A CD set titled Who's Last and a home video release were later issued to commemorate this event, neither of which contained the entire December 17, 1982 performance. Presented here is the complete unedited show from that evening, sourced from the King Biscuit Flower Hour masters, when The Who initially bid farewell to the Toronto audience and to legions of fans watching and listening the world over. Despite being recorded before 20,000 exuberant fans in a sporting arena, this recording sounds considerably better than the overly ambient simulcast and will be of interest to Who fans, not only for being the entire authentic performance, but for containing an ambitious set list. Many Who classics are here to be sure, but this performance is also intriguing for containing live performances of four songs from the 1982 It's Hard album, which would be the band's last studio album for nearly a quarter of a century. This set is also notable for the increased presence of John Entwistle, who in addition to his trademark "thunderfingers" bass playing, contributes three of his own songs and leads the group on the "Twist And Shout" encore.

Serving as warm-up exercises, the set kicks off with loose versions of the band's anthem, "My Generation," followed by another early classic, "I Can't Explain." Entwistle's "Dangerous" follows, sung by Daltrey, as the band begins hitting their stride. The fireworks start on "Sister Disco," from the 1980 Who Are You album (the last with Moon), a song which seemed to fully ripen onstage during this tour. Three strong new songs follow in succession, beginning with a rocking read of Entwistle's autobiographical "The Quiet One" from the 1981 Face Dances. Two highlights of the It's Hard album follow, first with a spirited version of the title track and capped off with "Eminence Front," Townshend's rumination on wealth, problem avoidance, and recreational drug abuse. Tim Gorman skillfully provides Townshend's signature synthesizer parts on the latter, and both feature Daltrey uncharacteristically contributing rhythm guitar.

Two classic Who's Next tracks surface next, with a somewhat ragged take on "Behind Blue Eyes" and a far more engaging "Baba "O'Riley," The first of several Quadrophrenia tracks surfaces next with the rarely performed "Dr. Jimmy," before Entwistle delivers the early signpost to his creepy side, "Boris The Spider." Further exploring Quadrophrenia material, "Drowned" is tackled next, and it's an excellent extended performance, showcasing Daltrey on harmonica.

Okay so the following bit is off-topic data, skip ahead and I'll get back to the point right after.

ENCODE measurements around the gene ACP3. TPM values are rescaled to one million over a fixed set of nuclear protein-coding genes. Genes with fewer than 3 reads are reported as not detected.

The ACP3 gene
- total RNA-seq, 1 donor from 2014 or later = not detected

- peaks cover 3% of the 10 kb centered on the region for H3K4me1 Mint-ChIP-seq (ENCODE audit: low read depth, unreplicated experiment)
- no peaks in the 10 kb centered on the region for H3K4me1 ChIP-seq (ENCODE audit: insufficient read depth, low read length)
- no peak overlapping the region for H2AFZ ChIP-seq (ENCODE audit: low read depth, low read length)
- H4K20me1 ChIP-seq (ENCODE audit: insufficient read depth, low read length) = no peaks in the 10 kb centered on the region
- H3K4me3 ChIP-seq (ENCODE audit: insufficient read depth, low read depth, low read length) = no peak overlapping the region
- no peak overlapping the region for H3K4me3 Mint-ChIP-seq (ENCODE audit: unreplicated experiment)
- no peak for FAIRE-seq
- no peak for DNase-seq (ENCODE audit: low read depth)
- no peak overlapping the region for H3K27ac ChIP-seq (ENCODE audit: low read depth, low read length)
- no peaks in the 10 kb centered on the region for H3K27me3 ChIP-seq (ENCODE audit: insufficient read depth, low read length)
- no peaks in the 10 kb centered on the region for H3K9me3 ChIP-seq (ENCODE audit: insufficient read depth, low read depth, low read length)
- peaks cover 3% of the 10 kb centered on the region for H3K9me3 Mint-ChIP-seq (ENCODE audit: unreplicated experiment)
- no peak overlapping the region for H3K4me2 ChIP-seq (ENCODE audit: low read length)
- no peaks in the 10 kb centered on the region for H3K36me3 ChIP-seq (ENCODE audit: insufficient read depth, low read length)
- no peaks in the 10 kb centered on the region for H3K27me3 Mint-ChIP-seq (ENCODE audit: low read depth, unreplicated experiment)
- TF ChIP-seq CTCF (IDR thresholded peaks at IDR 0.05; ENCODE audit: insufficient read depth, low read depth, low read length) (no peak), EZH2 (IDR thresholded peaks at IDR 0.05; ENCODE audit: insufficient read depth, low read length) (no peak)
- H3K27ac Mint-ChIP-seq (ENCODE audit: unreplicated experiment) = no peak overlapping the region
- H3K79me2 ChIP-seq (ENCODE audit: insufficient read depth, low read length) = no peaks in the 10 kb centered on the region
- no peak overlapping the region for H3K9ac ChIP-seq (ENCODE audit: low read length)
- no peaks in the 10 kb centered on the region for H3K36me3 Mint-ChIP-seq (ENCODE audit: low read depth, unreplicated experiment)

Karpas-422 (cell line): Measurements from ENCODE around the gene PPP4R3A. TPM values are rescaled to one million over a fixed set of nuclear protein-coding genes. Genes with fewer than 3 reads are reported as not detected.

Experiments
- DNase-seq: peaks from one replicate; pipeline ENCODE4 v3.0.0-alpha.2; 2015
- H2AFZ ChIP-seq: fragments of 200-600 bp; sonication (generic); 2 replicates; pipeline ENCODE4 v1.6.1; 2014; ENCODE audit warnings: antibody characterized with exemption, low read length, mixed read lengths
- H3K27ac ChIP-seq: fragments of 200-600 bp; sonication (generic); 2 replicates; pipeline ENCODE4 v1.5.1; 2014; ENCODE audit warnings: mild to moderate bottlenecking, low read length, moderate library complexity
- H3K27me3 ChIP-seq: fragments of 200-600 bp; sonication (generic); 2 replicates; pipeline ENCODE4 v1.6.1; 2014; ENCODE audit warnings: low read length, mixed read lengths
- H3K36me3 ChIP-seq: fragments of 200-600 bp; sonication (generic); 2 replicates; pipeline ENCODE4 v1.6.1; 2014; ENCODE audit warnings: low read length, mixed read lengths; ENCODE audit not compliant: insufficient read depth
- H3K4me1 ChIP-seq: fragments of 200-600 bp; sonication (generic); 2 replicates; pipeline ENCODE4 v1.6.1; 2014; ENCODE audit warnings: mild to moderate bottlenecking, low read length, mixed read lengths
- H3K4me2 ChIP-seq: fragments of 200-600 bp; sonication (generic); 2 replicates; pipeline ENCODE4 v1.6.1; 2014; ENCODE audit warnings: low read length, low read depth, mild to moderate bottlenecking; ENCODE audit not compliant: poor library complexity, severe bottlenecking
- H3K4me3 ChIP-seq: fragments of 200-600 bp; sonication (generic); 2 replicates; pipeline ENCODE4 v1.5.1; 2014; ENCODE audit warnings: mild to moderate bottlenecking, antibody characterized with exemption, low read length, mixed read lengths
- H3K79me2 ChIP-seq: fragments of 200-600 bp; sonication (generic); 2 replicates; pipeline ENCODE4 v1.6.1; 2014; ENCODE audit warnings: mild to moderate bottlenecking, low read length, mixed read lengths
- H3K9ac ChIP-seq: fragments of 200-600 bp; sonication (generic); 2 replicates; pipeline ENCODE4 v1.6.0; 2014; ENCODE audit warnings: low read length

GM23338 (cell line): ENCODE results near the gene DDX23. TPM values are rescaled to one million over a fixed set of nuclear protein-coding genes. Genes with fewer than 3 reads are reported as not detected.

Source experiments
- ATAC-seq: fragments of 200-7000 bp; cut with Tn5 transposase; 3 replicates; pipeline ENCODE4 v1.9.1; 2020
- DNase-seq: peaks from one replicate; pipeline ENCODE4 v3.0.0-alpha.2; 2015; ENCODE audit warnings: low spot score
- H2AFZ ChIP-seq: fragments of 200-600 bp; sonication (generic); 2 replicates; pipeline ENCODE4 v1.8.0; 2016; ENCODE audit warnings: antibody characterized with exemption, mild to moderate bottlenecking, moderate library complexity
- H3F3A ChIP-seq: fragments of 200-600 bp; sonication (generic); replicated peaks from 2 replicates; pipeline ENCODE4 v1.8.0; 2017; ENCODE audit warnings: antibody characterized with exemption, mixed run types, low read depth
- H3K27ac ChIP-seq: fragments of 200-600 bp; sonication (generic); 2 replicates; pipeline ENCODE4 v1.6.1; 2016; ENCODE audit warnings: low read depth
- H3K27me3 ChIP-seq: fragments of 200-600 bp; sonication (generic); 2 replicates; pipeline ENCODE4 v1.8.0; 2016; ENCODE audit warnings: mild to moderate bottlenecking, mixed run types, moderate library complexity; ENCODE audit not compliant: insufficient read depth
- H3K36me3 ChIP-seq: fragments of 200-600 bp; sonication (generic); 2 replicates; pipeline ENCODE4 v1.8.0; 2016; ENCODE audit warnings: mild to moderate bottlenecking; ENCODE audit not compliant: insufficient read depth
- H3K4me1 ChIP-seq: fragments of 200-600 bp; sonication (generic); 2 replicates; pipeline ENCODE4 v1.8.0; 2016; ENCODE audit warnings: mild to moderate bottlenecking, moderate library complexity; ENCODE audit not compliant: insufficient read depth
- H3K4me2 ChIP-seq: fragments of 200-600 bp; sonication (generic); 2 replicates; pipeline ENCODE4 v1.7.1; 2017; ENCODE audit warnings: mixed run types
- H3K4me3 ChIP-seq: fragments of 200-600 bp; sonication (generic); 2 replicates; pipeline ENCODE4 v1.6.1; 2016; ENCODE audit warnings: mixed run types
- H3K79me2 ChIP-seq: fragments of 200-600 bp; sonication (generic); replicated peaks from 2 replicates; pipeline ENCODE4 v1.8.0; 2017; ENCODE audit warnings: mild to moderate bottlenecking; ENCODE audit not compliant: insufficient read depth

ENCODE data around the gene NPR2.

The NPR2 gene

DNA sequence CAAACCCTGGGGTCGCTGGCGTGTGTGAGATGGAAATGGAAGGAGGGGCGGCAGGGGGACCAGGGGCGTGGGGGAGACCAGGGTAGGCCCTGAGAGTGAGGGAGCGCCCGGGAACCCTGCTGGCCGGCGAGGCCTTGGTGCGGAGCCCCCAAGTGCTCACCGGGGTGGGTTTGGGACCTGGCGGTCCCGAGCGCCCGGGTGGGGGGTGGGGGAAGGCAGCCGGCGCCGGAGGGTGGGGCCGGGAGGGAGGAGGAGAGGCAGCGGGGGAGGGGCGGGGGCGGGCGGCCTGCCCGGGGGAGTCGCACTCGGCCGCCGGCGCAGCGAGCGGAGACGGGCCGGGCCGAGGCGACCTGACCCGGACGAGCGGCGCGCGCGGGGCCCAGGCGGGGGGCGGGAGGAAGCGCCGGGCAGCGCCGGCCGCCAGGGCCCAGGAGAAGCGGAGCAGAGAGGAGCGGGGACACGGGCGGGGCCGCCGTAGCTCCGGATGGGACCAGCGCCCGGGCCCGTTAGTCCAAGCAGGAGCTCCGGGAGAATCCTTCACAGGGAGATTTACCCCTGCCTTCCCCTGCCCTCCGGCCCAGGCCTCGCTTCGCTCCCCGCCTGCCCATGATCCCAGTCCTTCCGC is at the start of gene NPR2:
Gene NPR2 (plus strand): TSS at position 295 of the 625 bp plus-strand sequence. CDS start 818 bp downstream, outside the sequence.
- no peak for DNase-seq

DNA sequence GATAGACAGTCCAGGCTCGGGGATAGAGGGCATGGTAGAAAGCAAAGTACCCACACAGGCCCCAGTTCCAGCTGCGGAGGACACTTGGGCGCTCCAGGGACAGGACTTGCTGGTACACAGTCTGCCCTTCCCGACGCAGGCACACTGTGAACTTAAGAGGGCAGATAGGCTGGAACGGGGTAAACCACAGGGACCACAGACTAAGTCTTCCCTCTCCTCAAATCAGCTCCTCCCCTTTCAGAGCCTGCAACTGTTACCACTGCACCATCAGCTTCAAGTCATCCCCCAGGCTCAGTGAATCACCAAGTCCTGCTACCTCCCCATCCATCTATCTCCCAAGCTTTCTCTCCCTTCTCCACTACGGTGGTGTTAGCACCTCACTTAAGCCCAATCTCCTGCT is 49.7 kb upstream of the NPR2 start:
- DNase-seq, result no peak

One of the standout songs on It's Hard was Townshend's sociopolitical commentary "Cry if You Want," which thankfully is included here. Despite being a potent performance from Townshend and including an engaged guitar solo, this was edited out of the CD and DVD releases. Perfunctory versions of "Pinball Wizard" and "See Me, Feel Me" follow with Townshend sounding distracted, but things begin reinvigorating on a rare live performance of "Love Ain't For Keeping," and continue escalating through a double dose of Quadrophrenia material with "5:15" and "Love Reign O'er Me." They wrap the set up with two of their great anthems, "Long Live Rock" and "Won't Get Fooled Again" played back to back, which leaves the 20,000-strong audience howling for more.

Although now it is obvious that this performance is far from the Who's "final" performance, at the time it was perceived as such, and it was the last performance prior to the first official breakup. Approached as their last ever encore, the Who begins with a slow burning "Naked Eye" that is quite penetrating, followed by a quick romp through the humorous "Squeeze Box." The Who's cover of Mose Allison's "Young Man Blues" will forever be associated with Keith Moon's drumming, but Jones holds his own here, and the entire band sounds fully engaged. For the theoretical last live song ever, Entwistle leads the way through a number that looks back to the very beginning, "Twist and Shout."

Thankfully, this turned out not to be the end of Townshend, Daltrey, and Entwistle recording and touring together, nor would it be their final performance as the Who. However, it was indeed the end of an era; one that lasted nearly two decades, when the Who was one of the most creative and powerful forces in all of rock music.